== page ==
Merck has resolved a dispute with insurers regarding a $1.4 billion claim arising from the NotPetya malware incident.
Merck and its insurers have agreed with a $1.4 billion claim arising from the large-scale NotPetya cyberattack.
Merck & Co., Inc., known as Merck Sharp & Dohme (MSD) outside the United States and Canada, is an American multinational pharmaceutical company. It is one of the largest pharmaceutical companies globally, engaged in the research, development, manufacturing, and marketing of a wide range of healthcare products.
Merck filed a $1.4 billion insurance claim for the losses caused by the NotPetya attack that took place in 2017. In August 2017, the pharmaceutical company revealed that the massive NotPetya cyberattack disrupted its worldwide operations.
The news was part of Merck’s financial results announcement for the second quarter of 2017, according to the pharmaceutical giant the ransomware destructed operations in several critical sectors, including manufacturing, research, and sales.
The analysis conducted on the ransomware revealed it was designed to look like ransomware but was wiper malware designed for sabotage purposes.
Attackers might have used a diversionary strategy to hide a state-sponsored attack carried out by Russia on Ukraine critical infrastructure.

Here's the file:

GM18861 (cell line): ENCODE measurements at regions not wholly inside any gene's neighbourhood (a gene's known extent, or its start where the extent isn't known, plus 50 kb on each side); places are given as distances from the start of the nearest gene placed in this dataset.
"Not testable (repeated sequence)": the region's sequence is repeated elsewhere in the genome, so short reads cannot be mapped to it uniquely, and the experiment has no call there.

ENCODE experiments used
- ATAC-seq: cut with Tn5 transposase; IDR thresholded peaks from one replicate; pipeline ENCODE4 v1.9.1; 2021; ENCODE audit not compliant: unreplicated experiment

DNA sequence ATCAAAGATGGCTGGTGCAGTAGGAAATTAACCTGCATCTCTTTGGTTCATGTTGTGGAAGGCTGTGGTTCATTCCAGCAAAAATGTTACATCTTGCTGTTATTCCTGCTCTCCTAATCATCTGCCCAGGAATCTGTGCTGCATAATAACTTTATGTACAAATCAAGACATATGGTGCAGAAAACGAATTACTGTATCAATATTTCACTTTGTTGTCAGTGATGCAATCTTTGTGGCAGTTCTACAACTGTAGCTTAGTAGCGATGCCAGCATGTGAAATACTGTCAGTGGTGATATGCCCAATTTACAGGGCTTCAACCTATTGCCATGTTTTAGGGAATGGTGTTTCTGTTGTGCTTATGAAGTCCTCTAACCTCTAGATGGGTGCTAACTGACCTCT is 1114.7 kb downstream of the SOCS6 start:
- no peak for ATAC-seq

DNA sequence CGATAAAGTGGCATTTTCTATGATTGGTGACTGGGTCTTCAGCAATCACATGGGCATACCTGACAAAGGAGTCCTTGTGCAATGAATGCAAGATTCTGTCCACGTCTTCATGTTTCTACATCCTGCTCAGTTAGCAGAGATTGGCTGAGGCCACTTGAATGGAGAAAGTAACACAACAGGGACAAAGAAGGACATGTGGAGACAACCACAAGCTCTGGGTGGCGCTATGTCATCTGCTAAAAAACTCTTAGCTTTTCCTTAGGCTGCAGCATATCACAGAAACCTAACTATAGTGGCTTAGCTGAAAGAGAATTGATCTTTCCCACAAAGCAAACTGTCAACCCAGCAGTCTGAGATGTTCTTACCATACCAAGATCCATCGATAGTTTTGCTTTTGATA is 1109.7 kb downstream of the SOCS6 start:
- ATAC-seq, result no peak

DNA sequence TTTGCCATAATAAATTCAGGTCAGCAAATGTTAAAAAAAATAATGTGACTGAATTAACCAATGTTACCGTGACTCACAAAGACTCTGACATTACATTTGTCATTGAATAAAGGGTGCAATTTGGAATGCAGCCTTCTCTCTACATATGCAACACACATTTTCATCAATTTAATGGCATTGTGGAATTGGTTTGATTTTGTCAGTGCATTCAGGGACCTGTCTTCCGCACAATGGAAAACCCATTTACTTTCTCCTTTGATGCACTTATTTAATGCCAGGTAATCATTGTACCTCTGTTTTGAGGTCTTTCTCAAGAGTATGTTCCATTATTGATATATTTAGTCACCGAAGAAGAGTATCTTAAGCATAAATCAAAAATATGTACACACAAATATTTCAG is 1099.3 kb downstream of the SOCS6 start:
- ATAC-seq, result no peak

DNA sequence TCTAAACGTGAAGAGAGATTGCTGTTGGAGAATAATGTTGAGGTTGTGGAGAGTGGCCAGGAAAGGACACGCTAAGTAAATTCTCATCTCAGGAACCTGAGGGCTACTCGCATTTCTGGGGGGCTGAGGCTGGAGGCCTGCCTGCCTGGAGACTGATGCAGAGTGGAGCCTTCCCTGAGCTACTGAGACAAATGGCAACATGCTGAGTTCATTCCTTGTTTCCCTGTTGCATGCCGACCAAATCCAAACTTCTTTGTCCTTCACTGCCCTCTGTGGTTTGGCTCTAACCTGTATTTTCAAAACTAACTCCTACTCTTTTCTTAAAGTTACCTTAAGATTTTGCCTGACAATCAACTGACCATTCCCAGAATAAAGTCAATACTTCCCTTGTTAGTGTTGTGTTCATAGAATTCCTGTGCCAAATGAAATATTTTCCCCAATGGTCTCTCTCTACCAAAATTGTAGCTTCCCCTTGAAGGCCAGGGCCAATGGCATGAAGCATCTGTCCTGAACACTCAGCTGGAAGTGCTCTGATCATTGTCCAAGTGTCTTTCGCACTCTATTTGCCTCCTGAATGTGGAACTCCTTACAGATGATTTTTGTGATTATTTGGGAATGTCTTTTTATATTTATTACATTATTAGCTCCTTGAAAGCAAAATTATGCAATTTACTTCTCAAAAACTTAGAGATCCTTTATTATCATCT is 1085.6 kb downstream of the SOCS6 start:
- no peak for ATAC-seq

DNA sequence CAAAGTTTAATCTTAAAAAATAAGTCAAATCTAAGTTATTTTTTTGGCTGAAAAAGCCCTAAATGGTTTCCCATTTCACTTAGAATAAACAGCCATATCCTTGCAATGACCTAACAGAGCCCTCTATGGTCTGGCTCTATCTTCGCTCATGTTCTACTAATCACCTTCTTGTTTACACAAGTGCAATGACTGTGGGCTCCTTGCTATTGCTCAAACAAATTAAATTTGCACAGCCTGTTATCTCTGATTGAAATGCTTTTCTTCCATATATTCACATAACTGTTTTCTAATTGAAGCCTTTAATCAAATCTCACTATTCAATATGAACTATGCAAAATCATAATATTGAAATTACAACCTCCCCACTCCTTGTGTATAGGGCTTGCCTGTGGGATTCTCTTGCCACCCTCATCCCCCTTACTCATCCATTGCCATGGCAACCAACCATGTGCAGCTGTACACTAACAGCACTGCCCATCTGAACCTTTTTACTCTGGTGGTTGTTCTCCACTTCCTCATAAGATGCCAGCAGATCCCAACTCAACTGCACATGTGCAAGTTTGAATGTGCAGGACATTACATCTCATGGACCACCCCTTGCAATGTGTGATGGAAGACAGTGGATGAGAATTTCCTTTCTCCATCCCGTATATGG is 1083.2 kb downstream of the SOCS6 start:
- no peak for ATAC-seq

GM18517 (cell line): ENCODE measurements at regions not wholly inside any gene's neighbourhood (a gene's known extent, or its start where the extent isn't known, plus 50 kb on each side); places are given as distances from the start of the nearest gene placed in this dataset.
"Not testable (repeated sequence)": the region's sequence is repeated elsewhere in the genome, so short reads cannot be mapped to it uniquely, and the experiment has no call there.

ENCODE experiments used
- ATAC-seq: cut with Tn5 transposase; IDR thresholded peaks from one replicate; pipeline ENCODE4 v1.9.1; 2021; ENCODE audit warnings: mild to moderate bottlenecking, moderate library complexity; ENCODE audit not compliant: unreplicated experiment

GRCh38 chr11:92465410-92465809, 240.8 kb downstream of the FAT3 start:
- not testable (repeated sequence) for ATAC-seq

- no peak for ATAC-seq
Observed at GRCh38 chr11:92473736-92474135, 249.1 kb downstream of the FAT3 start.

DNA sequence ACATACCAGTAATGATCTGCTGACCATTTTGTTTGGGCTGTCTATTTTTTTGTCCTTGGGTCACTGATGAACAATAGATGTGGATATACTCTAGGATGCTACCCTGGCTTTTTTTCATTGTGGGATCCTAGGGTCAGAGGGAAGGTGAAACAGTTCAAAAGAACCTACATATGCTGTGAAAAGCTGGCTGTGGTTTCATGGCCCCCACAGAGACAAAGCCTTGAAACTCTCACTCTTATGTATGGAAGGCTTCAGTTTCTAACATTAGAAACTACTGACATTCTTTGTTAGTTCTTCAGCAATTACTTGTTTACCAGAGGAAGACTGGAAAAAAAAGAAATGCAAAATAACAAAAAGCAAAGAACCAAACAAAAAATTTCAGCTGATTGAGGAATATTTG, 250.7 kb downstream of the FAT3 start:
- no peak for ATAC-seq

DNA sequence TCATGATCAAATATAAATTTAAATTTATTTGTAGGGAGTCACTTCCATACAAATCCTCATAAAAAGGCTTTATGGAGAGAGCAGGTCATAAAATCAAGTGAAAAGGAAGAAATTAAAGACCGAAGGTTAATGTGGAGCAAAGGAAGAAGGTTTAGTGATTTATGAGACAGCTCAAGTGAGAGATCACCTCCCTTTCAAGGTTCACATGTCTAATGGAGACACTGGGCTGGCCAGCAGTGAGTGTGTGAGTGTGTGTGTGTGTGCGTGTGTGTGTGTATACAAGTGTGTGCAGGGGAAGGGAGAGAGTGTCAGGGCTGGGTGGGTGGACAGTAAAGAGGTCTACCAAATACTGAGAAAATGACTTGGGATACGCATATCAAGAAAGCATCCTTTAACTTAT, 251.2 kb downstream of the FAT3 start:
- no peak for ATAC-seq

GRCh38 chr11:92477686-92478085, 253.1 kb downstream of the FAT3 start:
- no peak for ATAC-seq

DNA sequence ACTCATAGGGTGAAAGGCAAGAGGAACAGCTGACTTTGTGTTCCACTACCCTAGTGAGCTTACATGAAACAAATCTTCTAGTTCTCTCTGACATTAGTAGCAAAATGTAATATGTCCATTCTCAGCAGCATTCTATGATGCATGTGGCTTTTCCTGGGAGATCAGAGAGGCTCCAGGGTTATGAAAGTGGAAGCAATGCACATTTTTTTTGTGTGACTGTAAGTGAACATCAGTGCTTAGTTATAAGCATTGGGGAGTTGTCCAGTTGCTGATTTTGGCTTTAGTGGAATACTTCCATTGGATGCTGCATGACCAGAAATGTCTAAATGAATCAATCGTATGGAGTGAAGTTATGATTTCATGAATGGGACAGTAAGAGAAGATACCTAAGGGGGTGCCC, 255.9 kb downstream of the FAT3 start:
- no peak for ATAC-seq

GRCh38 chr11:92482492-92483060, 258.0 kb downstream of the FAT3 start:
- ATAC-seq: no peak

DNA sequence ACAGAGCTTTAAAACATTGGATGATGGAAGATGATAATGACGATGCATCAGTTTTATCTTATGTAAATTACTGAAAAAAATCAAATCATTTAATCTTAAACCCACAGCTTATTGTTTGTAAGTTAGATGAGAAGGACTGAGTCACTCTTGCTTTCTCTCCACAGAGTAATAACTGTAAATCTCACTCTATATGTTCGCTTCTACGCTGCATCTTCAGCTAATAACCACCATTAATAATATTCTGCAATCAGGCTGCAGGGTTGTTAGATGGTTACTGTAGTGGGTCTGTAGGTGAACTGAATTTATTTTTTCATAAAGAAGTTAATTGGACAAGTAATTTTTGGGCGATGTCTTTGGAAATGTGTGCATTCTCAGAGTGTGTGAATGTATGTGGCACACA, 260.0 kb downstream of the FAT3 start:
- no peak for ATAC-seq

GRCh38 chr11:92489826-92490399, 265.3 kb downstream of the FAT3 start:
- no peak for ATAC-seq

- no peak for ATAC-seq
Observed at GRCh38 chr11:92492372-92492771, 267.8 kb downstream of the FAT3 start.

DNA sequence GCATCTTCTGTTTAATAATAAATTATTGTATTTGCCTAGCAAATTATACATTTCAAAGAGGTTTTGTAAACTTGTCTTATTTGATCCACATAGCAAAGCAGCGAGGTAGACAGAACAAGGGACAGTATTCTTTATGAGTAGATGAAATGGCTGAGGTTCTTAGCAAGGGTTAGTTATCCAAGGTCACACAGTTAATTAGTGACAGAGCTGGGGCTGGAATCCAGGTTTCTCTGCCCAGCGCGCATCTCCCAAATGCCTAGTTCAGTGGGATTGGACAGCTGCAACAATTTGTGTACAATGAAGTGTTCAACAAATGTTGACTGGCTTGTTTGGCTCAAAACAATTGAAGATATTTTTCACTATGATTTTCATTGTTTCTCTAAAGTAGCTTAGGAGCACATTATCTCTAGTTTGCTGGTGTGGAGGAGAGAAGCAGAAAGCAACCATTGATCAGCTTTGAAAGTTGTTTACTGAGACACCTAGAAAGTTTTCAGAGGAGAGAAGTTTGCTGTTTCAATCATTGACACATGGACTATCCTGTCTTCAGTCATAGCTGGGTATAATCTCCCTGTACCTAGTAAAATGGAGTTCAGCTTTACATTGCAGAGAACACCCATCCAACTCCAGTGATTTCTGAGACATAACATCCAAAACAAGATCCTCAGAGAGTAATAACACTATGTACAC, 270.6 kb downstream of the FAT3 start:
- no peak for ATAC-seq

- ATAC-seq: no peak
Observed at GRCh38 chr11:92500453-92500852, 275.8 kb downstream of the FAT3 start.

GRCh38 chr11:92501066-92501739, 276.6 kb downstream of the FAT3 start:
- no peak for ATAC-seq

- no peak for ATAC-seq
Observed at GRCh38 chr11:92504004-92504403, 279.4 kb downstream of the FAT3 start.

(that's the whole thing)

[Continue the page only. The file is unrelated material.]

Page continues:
Experts from Kaspersky’s conducted a similar research that led to a similar conclusion.
Unlike other ransomware, Petya does not encrypt files on the infected systems but targets the hard drive’s master file table (MFT) and renders the master boot record (MBR) inoperable.
Merck had not taken out specific insurance to cover cyber attacks, it only had insurance coverage against general risks.
The NotPetya attack was considered by many cyber security experts as an act of silverware against Ukraine, however, it caused billions of dollars of losses to organizations worldwide.
These organizations were not the real targets of the attack, and insurers claimed that the damage was caused by an act of war explicitly excluded by the insurance.
In January 2022, Judge Thomas J. Walsh of the New Jersey Superior Court ruled in favor of the pharmaceutical firm. The judge ruled that it was not correct to apply the clause that excluded the damage caused by an act of war. The insurers appealed, but in May, the Superior Court of New Jersey Appellate Division ruled in favor of Merck in its $1.4 billion claim against the insurers.
The Judge did not recognize the attribution of the attack to a nation-state actor, but the insurers appealed again without success.
(SecurityAffairs – hacking, NotPetya)